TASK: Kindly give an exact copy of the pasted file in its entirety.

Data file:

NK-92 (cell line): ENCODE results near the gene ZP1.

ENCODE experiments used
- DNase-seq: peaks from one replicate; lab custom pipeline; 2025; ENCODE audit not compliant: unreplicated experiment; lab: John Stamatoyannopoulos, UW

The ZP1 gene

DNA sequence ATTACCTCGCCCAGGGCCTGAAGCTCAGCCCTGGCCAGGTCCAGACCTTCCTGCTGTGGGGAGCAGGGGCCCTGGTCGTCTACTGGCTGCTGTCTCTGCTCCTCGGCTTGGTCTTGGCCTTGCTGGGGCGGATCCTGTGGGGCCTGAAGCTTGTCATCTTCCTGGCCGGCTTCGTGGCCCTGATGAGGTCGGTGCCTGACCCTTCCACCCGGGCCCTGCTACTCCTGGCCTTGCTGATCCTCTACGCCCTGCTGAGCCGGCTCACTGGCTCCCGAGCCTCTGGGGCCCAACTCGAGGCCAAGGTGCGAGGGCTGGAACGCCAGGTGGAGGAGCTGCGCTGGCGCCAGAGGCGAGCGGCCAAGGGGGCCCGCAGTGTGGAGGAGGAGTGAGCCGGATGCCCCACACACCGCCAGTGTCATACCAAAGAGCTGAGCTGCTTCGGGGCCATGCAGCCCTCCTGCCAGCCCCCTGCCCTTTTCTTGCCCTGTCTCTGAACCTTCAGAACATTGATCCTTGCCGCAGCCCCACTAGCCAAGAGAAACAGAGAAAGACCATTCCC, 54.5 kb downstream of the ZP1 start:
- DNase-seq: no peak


NK-92 (cell line): ENCODE results near the gene ZP1.

ENCODE experiments used
- DNase-seq: peaks from one replicate; lab custom pipeline; 2025; ENCODE audit not compliant: unreplicated experiment; lab: John Stamatoyannopoulos, UW

The ZP1 gene

DNA sequence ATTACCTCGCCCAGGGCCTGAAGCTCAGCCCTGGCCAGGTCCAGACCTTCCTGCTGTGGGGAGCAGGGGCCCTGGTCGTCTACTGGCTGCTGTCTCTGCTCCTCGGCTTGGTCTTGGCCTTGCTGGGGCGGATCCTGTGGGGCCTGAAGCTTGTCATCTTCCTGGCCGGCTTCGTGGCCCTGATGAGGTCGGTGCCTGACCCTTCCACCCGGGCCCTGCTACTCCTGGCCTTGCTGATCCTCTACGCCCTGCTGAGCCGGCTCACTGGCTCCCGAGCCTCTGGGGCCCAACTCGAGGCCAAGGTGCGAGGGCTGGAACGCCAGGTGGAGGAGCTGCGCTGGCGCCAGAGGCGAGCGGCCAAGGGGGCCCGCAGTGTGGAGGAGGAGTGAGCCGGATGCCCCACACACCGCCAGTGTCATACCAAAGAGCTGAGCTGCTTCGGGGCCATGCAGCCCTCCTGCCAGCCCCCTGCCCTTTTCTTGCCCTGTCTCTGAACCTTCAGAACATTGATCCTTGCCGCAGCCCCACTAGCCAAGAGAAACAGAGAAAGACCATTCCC, 54.5 kb downstream of the ZP1 start:
- DNase-seq: no peak